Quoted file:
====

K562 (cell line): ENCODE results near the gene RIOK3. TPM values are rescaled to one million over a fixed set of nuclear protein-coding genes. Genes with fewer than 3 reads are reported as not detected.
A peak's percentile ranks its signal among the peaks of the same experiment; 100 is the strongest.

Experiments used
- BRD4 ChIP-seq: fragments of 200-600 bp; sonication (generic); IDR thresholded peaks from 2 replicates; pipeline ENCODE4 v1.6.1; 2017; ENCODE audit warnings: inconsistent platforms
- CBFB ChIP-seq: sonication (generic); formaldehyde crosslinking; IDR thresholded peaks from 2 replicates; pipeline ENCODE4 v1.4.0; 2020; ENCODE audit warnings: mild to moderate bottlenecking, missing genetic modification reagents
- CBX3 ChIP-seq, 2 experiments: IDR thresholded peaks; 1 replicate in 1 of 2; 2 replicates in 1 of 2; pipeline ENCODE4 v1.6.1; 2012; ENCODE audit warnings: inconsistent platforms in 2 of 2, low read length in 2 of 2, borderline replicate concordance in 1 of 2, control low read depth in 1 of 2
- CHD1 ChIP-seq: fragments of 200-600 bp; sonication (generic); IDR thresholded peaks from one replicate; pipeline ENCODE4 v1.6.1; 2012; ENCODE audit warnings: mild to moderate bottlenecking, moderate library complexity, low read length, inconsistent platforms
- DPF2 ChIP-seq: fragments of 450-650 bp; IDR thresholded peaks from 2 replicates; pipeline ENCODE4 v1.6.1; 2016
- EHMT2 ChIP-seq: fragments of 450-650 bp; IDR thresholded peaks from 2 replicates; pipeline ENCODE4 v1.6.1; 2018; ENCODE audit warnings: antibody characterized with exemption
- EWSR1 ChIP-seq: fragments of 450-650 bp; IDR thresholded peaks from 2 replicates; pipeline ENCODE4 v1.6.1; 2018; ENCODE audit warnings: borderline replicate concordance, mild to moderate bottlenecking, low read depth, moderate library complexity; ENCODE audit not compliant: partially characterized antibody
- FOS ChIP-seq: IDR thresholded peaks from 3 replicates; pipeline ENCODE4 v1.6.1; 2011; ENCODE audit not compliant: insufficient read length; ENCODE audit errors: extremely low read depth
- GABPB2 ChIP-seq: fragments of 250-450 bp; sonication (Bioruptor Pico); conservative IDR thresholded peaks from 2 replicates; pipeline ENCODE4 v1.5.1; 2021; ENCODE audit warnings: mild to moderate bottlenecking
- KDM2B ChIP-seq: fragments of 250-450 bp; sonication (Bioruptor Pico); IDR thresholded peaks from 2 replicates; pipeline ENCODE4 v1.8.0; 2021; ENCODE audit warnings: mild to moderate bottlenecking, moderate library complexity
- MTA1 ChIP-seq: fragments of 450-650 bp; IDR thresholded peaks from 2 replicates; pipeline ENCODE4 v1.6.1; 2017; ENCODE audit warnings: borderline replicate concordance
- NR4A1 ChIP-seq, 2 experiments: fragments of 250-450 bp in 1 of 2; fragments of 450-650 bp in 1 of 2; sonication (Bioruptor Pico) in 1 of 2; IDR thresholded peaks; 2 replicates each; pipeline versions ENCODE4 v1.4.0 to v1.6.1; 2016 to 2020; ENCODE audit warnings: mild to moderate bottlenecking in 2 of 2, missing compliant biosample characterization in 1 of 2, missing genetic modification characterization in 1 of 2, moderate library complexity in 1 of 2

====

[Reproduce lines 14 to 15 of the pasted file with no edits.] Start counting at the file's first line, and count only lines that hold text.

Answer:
- MTA1 ChIP-seq: fragments of 450-650 bp; IDR thresholded peaks from 2 replicates; pipeline ENCODE4 v1.6.1; 2017; ENCODE audit warnings: borderline replicate concordance
- NR4A1 ChIP-seq, 2 experiments: fragments of 250-450 bp in 1 of 2; fragments of 450-650 bp in 1 of 2; sonication (Bioruptor Pico) in 1 of 2; IDR thresholded peaks; 2 replicates each; pipeline versions ENCODE4 v1.4.0 to v1.6.1; 2016 to 2020; ENCODE audit warnings: mild to moderate bottlenecking in 2 of 2, missing compliant biosample characterization in 1 of 2, missing genetic modification characterization in 1 of 2, moderate library complexity in 1 of 2